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小心塑膠水瓶/奶瓶!

2008年09月09日
酚甲烷可能對兒童的腦部、行為和前列腺造成影響
摘譯自2008年9月3日ENS報導;范仕穎編譯;蔡麗伶、禾引審校

加拿大的嬰兒正吃著聚碳酸酯製成的嬰兒瓶。圖片來源:ENS有關「酚甲烷」是否造成健康危害的安全爭議,美國兩個聯邦政府機構產生歧見。酚甲烷,英名Bisphenol A,縮寫BPA,或譯作雙酚A,是一種用於硬質塑膠產品之化學物,如嬰兒奶瓶、水瓶、食品包裝內襯、飲料罐的內層都有使用。

9月3日由美國國立衛生研究院「全國毒物計畫」(NTP)發表的報告發現,酚甲烷可能會改變腦部的發展和行為,同時增加兒童、嬰兒和胚胎發生前列腺癌的可能,這份報告剛好和8月美國食品藥品管理局(FDA)對該化學成分的安全用量評估完全相反。

美國國立衛生研究院的這份報告是根據261份的科學刊物所發表,但是剛好與8月份美國食品藥品管理局的結果相反,8月份的報告指出酚甲烷現在的暴露程度對人體安全,也不建議禁止使用這項化學物質。

疾病控制與預防中心表示大約93%的美國人在他們的尿液之中可以測到酚甲烷,這個資料是由2500個六歲以上的美國人在2003到2004年的全國健康調查提供的尿液樣本中所得到。

而這份新的報告是由全國毒物計畫所撰寫,其根據人類生殖風險評估中心,所召集的專家小組提供的資料顯示,酚甲烷有可能對人類生殖和發育有不良的影響,這個專家小組於2007年8月完成報告,全國毒物計畫還包含了2007年8月之後其他的科學資訊。

人類生殖風險評估中心(CERHR)執行長薛畢(Michael Shelby)博士表示,之所以選擇酚甲烷來研究是因為人類普遍地接觸此化學物,再加上民眾對於公共健康的關注,此化學物的大量生產,同時還有在實驗室的動物研究中,出現相關生殖和發展毒理學的證據。

再檢視了證據之後,全國毒物計畫表示:「對於人類接觸酚甲烷,對腦部、行為和對兒童、嬰兒和胚胎的前列腺造成的影響有所擔憂。」

非營利研究機構環境工作團體的執行長威力斯(Richard Wiles)9月3日表示:「和FDA不同的是,NTP聽到了國內傑出的科學家們的聲音,而且表示應該重視酚甲烷對兒童腦部、身體和行為的威脅」。

他指出NTP檢視了數百份獨立的科學研究才得出此結論,而FDA僅依賴三份由化學產業資助的研究報告就通過此毒性化學物在消費品市場的廣大應用。

「產品的安全性是我們的優先考慮,」美國化學委員會聚碳酸酯/酚甲烷小組的漢提博士(Steven Hentges)表示,「FDA使用了一份NTP早先研究草稿作為安全性評估的根據,而那份草稿裡證實了由聚碳酸酯塑膠所製成的兒童或是嬰兒用食物容器可以持續使用,沒有安全顧慮。」

FDA的報告草稿於8月15號發表,其中表明根據實驗室的老鼠實驗,嬰兒和成人對於酚甲烷的接觸低於有毒害的等級。

Bisphenol A May Affect Brain, Behavior, Prostate in Children
WASHINGTON, DC, September 3, 2008 (ENS)

Two federal government agencies are at odds over the safety of bisphenol A, a chemical used to harden plastic products such as baby bottles and drinking water bottles and for lining food and beverage cans.

A report today by the National Institutes of Health's National Toxicology Program finding that bisphenol A may alter brain development and behavior and increase the risk of prostate cancer in children, infants and fetuses is in direct contradiction to last month's assessment by the U.S. Food and Drug Administration that the chemical is safe at current levels of exposure.

Based on 261 scientific publications, the National Toxicology Program report contradicts an FDA draft report released in August which found that bisphenol A is safe at current human exposure levels and does not recommend banning the chemical.

Some 93 percent of Americans have detectable levels of bisphenol A in their urine, according to data from the Centers for Disease Control and Prevention on urine samples provided by 2,500 Americans aged six and older for a national health survey in 2003-2004.

The report released today was conducted by the National Toxicology Program based on the assessment of an expert panel convened by the Center for the Evaluation of Risks to Human Reproduction that evaluated the potential for bisphenol A to cause adverse effects on reproduction and development in humans. The panel completed its evaluation in August 2007 and the NTP assessment also includes scientific information that has been reported since then.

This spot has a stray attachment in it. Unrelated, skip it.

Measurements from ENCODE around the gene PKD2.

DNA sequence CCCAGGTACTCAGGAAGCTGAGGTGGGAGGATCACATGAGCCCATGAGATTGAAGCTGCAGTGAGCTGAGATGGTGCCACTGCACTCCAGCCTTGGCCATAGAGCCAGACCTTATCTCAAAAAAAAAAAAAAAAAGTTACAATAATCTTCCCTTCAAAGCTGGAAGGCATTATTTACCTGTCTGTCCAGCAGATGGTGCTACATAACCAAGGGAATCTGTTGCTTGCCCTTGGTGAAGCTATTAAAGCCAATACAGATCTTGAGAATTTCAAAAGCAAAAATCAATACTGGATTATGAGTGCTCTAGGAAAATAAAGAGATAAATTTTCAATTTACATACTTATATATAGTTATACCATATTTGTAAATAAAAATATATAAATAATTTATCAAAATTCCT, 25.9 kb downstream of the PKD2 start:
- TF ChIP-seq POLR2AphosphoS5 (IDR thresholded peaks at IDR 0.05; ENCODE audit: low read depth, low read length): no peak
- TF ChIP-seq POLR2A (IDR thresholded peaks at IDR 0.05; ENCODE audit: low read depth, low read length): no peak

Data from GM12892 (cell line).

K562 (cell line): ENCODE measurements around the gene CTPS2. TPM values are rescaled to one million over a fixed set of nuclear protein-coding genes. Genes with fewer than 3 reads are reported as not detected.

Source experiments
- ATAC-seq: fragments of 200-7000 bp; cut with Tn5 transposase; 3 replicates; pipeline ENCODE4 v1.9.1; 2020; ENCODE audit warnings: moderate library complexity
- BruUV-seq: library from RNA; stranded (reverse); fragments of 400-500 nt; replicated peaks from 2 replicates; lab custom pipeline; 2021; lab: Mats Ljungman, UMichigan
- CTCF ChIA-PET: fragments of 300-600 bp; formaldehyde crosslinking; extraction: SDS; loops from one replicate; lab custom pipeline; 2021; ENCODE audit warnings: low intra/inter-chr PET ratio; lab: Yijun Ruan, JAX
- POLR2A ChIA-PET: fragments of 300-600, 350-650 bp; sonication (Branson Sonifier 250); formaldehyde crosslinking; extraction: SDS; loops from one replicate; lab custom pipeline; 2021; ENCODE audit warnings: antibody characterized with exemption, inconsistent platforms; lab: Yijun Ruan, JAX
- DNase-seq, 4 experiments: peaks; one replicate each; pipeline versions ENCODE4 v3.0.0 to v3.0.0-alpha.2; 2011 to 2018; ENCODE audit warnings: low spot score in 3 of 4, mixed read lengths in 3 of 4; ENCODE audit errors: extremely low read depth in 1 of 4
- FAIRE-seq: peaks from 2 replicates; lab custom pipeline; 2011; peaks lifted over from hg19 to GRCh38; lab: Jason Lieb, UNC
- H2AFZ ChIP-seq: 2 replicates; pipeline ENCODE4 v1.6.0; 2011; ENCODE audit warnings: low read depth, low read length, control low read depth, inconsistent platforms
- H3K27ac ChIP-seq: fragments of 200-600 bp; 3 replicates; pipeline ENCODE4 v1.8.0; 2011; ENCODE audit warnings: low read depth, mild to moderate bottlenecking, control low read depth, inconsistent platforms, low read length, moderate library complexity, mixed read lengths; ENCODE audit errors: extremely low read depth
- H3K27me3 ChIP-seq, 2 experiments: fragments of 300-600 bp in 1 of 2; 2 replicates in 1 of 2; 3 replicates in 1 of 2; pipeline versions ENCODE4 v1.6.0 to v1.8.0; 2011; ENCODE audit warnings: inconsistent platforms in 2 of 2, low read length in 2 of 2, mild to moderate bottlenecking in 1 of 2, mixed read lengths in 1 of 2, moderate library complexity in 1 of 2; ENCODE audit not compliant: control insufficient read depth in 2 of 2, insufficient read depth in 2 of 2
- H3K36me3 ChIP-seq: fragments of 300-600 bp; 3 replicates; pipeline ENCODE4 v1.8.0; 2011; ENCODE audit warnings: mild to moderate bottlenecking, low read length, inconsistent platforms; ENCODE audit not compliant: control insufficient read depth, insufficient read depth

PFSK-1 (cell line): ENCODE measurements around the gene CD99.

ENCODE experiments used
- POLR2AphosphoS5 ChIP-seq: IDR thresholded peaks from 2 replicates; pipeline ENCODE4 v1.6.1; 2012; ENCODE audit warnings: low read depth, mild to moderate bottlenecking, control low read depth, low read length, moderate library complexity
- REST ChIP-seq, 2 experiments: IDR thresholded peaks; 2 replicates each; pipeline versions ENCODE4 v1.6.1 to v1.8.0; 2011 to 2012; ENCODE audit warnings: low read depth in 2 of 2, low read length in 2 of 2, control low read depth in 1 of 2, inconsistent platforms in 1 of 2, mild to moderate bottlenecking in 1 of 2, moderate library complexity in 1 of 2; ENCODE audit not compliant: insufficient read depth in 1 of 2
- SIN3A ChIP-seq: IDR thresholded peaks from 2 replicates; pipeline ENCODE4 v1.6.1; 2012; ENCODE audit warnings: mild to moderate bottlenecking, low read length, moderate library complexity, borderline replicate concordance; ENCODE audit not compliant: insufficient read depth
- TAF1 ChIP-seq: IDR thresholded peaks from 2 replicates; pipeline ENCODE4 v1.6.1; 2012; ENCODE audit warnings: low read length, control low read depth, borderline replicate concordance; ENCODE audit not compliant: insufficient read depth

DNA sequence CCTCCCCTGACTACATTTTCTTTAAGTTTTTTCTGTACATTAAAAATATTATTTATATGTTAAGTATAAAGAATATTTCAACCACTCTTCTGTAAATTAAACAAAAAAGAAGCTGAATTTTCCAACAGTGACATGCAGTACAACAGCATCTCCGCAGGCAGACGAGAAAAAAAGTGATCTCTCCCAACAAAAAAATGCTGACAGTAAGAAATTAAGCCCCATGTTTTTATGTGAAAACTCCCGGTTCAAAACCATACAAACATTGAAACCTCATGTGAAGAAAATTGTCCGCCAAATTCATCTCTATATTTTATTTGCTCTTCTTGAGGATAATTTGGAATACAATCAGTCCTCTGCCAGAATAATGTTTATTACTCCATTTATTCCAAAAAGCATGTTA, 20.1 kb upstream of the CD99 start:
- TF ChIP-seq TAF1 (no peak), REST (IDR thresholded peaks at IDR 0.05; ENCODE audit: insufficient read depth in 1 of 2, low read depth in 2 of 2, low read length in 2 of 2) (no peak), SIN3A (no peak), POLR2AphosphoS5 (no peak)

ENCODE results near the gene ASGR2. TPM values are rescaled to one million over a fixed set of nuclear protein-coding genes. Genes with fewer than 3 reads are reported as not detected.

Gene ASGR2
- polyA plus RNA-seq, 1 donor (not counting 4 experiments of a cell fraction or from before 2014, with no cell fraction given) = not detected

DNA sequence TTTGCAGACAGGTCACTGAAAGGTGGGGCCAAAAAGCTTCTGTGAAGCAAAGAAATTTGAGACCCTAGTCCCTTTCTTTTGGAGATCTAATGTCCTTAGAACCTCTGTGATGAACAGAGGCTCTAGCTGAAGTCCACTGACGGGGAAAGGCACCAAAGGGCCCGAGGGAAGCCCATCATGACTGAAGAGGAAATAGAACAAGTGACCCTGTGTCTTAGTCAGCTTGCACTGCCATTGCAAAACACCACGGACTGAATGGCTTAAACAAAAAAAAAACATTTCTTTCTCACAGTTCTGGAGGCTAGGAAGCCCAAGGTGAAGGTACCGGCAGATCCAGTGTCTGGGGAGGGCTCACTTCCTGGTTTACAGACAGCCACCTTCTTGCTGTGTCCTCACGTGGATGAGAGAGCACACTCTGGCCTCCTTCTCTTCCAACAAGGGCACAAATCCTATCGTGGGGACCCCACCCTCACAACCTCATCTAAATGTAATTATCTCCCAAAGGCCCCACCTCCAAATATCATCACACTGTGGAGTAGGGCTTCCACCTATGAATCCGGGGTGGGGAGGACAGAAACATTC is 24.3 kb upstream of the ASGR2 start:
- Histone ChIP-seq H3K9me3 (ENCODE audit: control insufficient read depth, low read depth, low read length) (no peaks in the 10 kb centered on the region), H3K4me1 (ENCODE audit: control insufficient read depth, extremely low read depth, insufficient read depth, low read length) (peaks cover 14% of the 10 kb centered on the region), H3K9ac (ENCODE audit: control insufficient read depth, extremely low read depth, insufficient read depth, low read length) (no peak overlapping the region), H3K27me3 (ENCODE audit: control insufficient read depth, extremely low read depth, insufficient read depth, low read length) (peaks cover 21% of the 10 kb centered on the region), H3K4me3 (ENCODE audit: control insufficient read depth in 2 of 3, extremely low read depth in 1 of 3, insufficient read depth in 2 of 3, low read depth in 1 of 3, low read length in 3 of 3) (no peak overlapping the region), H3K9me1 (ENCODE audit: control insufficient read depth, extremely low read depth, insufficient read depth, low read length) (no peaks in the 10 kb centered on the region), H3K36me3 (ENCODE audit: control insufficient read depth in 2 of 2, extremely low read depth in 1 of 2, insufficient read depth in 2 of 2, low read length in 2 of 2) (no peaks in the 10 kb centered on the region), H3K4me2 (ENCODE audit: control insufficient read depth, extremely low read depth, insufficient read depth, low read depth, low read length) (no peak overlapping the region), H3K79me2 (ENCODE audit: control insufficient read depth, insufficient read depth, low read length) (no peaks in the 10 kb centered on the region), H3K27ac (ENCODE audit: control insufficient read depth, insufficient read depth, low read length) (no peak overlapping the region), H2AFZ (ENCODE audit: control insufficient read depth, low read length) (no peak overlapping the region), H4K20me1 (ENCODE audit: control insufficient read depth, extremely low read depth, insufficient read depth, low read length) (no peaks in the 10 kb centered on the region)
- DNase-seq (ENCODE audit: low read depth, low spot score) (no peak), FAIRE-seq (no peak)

CERHR Director Dr. Michael Shelby states in the report that bisphenol A was selected for evaluation because of widespread human exposure, public concern for possible health effects from human exposures, high production volume, and evidence of reproductive and developmental toxicity in laboratory animal studies.

After assessing the evidence, the National Toxicology Program said it has "some concern for effects on the brain, behavior, and prostate gland in fetuses, infants, and children at current human exposures to bisphenol A."

Richard Wiles, executive director of the nonprofit research organization Environmental Working Group, said today in a statement, "Unlike the FDA, NTP has listened to the nation's premier scientists and has concluded that the BPA threat to the brains, bodies and behavior of our children must be taken seriously."

He points out that the NTP reviewed several hundred independent scientific studies before reaching its conclusion, while the FDA relied on three chemical-industry funded reports, which gave the toxic chemical the thumbs up for use in consumer products.

"The safety of our products is our highest priority," said Steven Hentges, PhD, of the American Chemistry Council's Polycarbonate/BPA Global Group. "An earlier draft of the NTP report has already been used by the Food and Drug Administration to support their safety assessment, which confirms that food-contact products made from polycarbonate plastic, including products for infants and children, can continue to be used safely."

The FDA draft report, released August 15, states that based on lab tests in rodents, infants and adults are exposed to bisphenol A levels that are below toxic levels.